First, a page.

Scott Belsky and Matias Corea spent the past five years bootstrapping a startup, Behance. Like LinkedIn, Behance is a great way to surf for professional talent. But instead of posting resumes, it lets creative people post their portfolios of work.
Companies like Apple use Behance to target and poach designers; designers use it to push out their work and get noticed.
Behance users upload their own creations for the community to browse and review. “Your work could appear on 12 different sites as soon as you hit publish,” Belsky explains. Behance also powers websites for a bunch of publishers including advertising agency Leo Burnett and the Rhode Island School of Design.
While most of the uploaded content is images, Behance is also becoming a hub for Sound Cloud files and film projects. Pinterest is one of Behance’s top 15 traffic drivers; 95% of the traffic comes from non-members who just want to peruse.
In addition to helping companies find talent and artists find gigs, Behance is a powerful search engine for creativity. If you want to look for the lead game designer behind Zelda, for example, you could search for that on Behance.
“Everything we consume is made possible by creatives,” says Belsky. “You can get granular in our site’s search. We’re going to be like Bloomberg for the creative industry.”
Behance has grown to 30 people and it recently raised $6.5 million to continue its mission to become a container for everything people design.
Since its site relaunch last year, Behance’s traffic has exploded. Belsky tells us 1 million projects were published in the last 6 months; it took four years for the first 1 million to be uploaded. The 2 million published projects have been viewed more than 1 billion times on Behance; 75 million views occurred in just 30 days.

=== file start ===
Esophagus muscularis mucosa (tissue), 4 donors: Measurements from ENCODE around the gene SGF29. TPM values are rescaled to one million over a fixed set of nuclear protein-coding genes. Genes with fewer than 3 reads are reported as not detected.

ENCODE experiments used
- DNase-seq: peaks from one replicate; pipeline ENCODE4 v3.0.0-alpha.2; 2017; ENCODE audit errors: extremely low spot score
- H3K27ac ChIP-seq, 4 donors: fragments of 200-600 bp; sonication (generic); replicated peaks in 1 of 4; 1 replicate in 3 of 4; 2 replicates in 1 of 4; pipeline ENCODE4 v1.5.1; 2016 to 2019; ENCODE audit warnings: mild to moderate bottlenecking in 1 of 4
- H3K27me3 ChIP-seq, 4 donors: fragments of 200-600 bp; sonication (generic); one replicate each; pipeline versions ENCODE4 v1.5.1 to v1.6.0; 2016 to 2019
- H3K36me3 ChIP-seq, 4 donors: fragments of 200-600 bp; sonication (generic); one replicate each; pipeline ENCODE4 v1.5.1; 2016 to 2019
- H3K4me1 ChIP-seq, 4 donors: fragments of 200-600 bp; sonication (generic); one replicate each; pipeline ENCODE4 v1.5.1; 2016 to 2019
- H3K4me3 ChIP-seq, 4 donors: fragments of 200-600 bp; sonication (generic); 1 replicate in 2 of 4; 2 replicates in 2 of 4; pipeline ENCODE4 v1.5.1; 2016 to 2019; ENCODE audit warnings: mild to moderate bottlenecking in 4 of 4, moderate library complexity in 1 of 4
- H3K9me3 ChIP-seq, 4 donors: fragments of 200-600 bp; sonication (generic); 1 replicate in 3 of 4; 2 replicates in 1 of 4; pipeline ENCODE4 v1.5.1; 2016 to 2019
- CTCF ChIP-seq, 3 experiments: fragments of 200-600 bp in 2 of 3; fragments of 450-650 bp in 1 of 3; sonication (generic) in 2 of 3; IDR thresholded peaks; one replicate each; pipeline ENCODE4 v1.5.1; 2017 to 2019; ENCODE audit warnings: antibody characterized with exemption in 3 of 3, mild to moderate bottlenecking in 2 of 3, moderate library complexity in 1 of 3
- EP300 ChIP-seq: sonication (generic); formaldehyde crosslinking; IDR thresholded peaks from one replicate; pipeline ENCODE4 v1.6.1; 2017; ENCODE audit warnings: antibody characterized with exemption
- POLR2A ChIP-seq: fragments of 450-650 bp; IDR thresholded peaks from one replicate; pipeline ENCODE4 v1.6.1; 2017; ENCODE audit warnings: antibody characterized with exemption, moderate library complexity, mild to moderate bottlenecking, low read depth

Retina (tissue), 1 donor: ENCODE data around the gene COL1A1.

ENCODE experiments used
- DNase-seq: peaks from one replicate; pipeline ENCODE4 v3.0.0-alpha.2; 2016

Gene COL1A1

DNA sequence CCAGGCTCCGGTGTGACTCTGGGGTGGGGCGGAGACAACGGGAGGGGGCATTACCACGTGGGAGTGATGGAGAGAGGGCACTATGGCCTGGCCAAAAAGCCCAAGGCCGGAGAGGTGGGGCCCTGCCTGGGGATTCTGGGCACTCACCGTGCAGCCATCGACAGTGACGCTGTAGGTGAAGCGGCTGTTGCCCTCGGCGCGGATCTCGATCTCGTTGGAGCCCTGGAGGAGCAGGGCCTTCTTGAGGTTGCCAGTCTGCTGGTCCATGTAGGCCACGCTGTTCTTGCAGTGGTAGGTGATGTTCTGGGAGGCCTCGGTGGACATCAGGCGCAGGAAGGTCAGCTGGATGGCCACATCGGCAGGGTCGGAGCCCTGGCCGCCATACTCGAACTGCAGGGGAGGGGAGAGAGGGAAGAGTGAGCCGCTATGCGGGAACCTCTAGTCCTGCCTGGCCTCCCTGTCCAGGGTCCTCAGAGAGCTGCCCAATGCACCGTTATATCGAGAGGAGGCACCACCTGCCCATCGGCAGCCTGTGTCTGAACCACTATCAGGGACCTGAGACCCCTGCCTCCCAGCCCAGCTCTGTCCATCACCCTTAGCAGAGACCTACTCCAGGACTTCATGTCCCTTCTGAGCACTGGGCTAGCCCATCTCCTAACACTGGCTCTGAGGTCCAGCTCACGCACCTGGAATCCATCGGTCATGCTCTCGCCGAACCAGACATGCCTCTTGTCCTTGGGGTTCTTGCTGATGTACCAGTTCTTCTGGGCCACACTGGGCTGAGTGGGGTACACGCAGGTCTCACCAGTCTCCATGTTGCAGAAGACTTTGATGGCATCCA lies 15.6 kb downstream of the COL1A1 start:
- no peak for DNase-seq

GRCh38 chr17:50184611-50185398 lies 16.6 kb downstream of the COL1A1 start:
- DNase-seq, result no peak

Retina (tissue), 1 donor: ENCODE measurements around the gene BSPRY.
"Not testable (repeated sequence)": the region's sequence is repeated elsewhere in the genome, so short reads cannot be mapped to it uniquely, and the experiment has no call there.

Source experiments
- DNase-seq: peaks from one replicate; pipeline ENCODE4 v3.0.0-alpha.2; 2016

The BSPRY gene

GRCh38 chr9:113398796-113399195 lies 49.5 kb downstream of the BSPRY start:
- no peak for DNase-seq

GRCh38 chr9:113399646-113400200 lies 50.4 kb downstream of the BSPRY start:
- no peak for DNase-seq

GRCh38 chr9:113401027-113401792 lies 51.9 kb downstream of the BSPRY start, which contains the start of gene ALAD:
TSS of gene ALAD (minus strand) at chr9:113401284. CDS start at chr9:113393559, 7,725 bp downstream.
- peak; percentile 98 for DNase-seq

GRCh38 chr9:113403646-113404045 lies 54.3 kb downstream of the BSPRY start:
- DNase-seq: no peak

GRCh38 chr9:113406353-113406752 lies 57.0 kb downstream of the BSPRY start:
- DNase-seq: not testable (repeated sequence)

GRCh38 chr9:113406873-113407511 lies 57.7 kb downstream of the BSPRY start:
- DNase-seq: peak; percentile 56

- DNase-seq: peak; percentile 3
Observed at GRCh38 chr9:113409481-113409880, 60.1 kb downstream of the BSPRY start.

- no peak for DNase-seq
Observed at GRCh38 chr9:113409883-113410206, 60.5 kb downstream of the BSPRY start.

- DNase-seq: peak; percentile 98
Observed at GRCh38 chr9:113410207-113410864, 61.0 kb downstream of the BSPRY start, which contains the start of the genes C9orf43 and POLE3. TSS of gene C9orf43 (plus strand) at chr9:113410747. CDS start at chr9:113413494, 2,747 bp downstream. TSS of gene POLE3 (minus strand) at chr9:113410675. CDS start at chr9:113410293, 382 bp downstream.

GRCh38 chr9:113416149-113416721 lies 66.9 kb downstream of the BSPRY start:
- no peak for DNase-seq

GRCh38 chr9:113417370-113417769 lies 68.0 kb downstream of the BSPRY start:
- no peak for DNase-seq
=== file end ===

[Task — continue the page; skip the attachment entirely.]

We met Belsky and took a tour of the New York City office.
The Behance office is done in classic Soho startup style. Wood floors, high ceilings, and some red piping.
This is the main meeting room. And it is in use, there is Behance Co-founder and CEO Scott Belsky meeting with Business Insider's Alyson Shontell.
At the head of the meeting room is a giant 99% sculpture. The company believes that creative success is 1% inspiration and 99% perspiration.
Jackie Balzer is the Senior Front End Developer at Behance and has been with the company since 2010.
As we walked through the office we noticed this bell. It only gets rung when a big accomplishment has been achieved.
There are books throughout the office. Belsky authored a book, Making Ideas Happen, so Behance has a few copies on file.
Oscar Ramos Orozco is the lead curator at Behance. He is also a skilled graphic designer. He curates the Behance collections displayed on over 18 websites. It is a demanding job and involves going through tens of thousands of items posted to Behance daily and choosing the best ones to feature.
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